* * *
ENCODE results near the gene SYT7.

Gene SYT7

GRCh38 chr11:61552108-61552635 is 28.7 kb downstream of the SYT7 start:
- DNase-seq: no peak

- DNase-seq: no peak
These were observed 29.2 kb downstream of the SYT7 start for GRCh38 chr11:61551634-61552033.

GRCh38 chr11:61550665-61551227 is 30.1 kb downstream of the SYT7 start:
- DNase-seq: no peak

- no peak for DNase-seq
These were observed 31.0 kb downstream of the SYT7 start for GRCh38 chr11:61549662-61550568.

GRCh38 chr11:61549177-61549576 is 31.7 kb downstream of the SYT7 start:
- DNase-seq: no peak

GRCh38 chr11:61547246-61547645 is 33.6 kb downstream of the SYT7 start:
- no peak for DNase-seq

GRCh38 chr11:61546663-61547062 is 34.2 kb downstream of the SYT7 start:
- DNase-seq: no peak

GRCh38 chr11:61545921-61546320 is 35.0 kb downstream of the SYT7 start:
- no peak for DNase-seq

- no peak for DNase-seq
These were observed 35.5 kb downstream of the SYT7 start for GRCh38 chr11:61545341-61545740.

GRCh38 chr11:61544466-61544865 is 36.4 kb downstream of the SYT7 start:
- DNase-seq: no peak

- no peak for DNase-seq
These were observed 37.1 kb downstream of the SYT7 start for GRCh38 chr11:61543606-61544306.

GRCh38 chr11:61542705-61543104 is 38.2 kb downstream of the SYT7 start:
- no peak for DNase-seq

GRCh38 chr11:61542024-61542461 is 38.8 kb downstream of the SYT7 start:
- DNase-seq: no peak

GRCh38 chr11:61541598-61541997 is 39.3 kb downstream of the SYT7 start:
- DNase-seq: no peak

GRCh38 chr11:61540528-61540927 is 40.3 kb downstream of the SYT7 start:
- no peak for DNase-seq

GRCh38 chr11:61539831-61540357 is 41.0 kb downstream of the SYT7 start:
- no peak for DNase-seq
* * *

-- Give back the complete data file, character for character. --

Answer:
ENCODE results near the gene SYT7.

Gene SYT7

GRCh38 chr11:61552108-61552635 is 28.7 kb downstream of the SYT7 start:
- DNase-seq: no peak

- DNase-seq: no peak
These were observed 29.2 kb downstream of the SYT7 start for GRCh38 chr11:61551634-61552033.

GRCh38 chr11:61550665-61551227 is 30.1 kb downstream of the SYT7 start:
- DNase-seq: no peak

- no peak for DNase-seq
These were observed 31.0 kb downstream of the SYT7 start for GRCh38 chr11:61549662-61550568.

GRCh38 chr11:61549177-61549576 is 31.7 kb downstream of the SYT7 start:
- DNase-seq: no peak

GRCh38 chr11:61547246-61547645 is 33.6 kb downstream of the SYT7 start:
- no peak for DNase-seq

GRCh38 chr11:61546663-61547062 is 34.2 kb downstream of the SYT7 start:
- DNase-seq: no peak

GRCh38 chr11:61545921-61546320 is 35.0 kb downstream of the SYT7 start:
- no peak for DNase-seq

- no peak for DNase-seq
These were observed 35.5 kb downstream of the SYT7 start for GRCh38 chr11:61545341-61545740.

GRCh38 chr11:61544466-61544865 is 36.4 kb downstream of the SYT7 start:
- DNase-seq: no peak

- no peak for DNase-seq
These were observed 37.1 kb downstream of the SYT7 start for GRCh38 chr11:61543606-61544306.

GRCh38 chr11:61542705-61543104 is 38.2 kb downstream of the SYT7 start:
- no peak for DNase-seq

GRCh38 chr11:61542024-61542461 is 38.8 kb downstream of the SYT7 start:
- DNase-seq: no peak

GRCh38 chr11:61541598-61541997 is 39.3 kb downstream of the SYT7 start:
- DNase-seq: no peak

GRCh38 chr11:61540528-61540927 is 40.3 kb downstream of the SYT7 start:
- no peak for DNase-seq

GRCh38 chr11:61539831-61540357 is 41.0 kb downstream of the SYT7 start:
- no peak for DNase-seq